Michael groaned as he slowly regained consciousness. His clothes were soaked through with bathwater, partially from Megan's splashes but mostly from the flooded floor. He saw through cloudy eyes the outline of his wife in the tub; Megan was nowhere to be seen.
"Helen?" he mumbled, sitting up.
She was whispering something over and over and gazing down sadly.
"Helen?" he repeated, growing more alarmed. "Where's Megan?" Helen didn't appear to hear him. He strained to discern what she was saying. "Helen?"
"Not on a boat," whispered Helen. "Not on a boat. Not on a boat."
"Not on a boat...not on a boat...not on a boat..."
What was happening? "Helen!" he shouted, startling her from her reverie. At last she looked at him; he saw that she was weeping.
"Helen?" he asked. "Where's Megan? Is she...still in there?"
Helen turned her gaze back to the water. "Yes." Her choked tone and haunted face sent sudden chills of horror through her husband. Has she gone insane?
"Helen"-- he was afraid to ask, but had to know-- "what did you do?"
Helen was still looking down. "I saved her," she whispered.
"You saved her?" he repeated.
"Yes," said Helen.
"Not on a boat." There it was again. "Not on a boat."
Then he noticed that one of Megan's blackened feet was sticking out of the water, propped on the tub edge where it had come to rest. It wasn't moving.
"Oh, Helen," whispered Michael, his body ice-cold, "what have you done?"
"Come and see," she replied quietly. Her voice sounded almost reverent. She's insane.
Dreading what awaited him, Michael forced himself to crawl through the puddled floor to the bathtub edge. He steeled himself and looked inside.
Megan, her face covered in the black welts, lay beneath the water. Her face was frozen in an expression of horror and fear. The sight of his child motionless under the water was too much for him to bear, and he broke down and sobbed.
"Jesus, Helen," he cried, "you killed her. Why did you kill her?" He scraped the tears angrily from his eyes and looked again, his grief quickly transforming to rage. How could you, Helen?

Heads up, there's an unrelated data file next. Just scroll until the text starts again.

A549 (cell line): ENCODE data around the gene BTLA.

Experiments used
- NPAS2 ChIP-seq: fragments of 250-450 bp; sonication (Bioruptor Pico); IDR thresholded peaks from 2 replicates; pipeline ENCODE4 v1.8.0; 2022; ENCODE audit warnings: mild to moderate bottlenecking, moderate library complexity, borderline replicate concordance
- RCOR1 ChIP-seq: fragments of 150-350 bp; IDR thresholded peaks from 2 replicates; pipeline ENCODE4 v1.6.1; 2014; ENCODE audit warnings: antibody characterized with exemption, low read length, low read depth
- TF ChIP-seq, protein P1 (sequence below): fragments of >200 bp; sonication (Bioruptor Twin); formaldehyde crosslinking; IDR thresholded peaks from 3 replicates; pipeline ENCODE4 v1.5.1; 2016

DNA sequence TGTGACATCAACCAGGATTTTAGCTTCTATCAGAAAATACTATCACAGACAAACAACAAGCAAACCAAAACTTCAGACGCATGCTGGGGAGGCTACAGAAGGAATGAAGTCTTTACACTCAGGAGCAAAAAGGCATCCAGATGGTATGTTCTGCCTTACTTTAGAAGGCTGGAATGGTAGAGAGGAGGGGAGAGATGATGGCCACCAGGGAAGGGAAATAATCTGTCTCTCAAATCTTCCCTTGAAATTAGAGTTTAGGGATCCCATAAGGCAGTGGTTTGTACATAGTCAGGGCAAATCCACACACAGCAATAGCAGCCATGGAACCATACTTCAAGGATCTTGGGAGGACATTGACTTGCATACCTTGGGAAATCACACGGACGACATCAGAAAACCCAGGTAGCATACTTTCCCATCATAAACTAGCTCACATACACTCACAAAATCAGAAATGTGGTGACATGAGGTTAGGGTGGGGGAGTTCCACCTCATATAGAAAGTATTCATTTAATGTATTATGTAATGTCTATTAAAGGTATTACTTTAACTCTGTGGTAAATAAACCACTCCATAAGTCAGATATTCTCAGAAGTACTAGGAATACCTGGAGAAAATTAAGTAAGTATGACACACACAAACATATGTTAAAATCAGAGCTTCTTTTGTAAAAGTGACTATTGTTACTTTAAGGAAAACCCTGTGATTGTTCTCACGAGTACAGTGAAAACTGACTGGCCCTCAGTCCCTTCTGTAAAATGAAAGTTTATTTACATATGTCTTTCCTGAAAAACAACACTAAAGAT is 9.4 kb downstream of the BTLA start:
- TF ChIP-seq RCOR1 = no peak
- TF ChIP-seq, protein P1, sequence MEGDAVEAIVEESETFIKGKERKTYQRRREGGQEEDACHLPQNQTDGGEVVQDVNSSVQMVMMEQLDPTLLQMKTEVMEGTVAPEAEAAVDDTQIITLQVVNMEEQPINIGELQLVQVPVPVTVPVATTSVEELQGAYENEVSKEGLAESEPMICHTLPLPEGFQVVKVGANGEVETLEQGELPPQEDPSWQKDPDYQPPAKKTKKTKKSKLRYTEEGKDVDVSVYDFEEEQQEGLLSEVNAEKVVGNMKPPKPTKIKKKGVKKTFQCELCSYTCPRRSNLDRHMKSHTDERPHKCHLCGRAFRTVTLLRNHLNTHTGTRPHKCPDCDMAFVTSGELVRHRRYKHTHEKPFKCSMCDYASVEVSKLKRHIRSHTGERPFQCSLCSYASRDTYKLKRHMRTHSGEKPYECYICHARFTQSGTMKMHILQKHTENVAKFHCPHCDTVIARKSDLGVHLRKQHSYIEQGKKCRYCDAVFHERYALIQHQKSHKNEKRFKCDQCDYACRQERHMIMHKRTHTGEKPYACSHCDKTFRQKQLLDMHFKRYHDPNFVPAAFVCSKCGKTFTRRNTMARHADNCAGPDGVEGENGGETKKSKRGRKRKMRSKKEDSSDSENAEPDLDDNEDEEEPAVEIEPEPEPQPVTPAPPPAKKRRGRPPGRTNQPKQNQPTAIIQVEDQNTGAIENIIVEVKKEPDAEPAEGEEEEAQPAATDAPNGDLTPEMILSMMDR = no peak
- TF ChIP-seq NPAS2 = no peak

Then he saw Megan's eyes flick towards his face, then back to Helen.
"Wait," he said, alarmed.
He remembered when his father died, how he could have sworn the chest in the casket was rising and falling, how the mind insisted despite all evidence to the contrary that the ones we love still live and breathe. Was this the same illusion?
"Megan?" he ventured, testing her.
Her eyes turned to him in response.
"Megan?" he repeated.
She stared at him, and as he studied her, he observed tiny columns of bubbles rising from her nose. They ceased for a moment, then rose again, then again in a steady rhythm.
"My God," gasped Michael. "Is she... breathing?"
Helen nodded, still gazing down, tenderly stroking the girl's face. "Yes."
"But-- but--" Michael stumbled. "That's not possible." He looked at Helen with alarmed eyes.
Helen looked back at him. "Not on a boat," she said.
Where did that come from?
Then it hit him.
That's when he told me, Maria had written, that he wasn't like me, that he couldn't live where I live. I said I didn't understand, and then he blurted out that he was from the sea. I was confused, and I asked him what he meant. From the sea, like he lived on a boat? And he shook his head sadly and said, no--
"Not on a boat," whispered Michael, and as he looked down again, he recognized his daughter's rash as the scales they were. "Oh my God."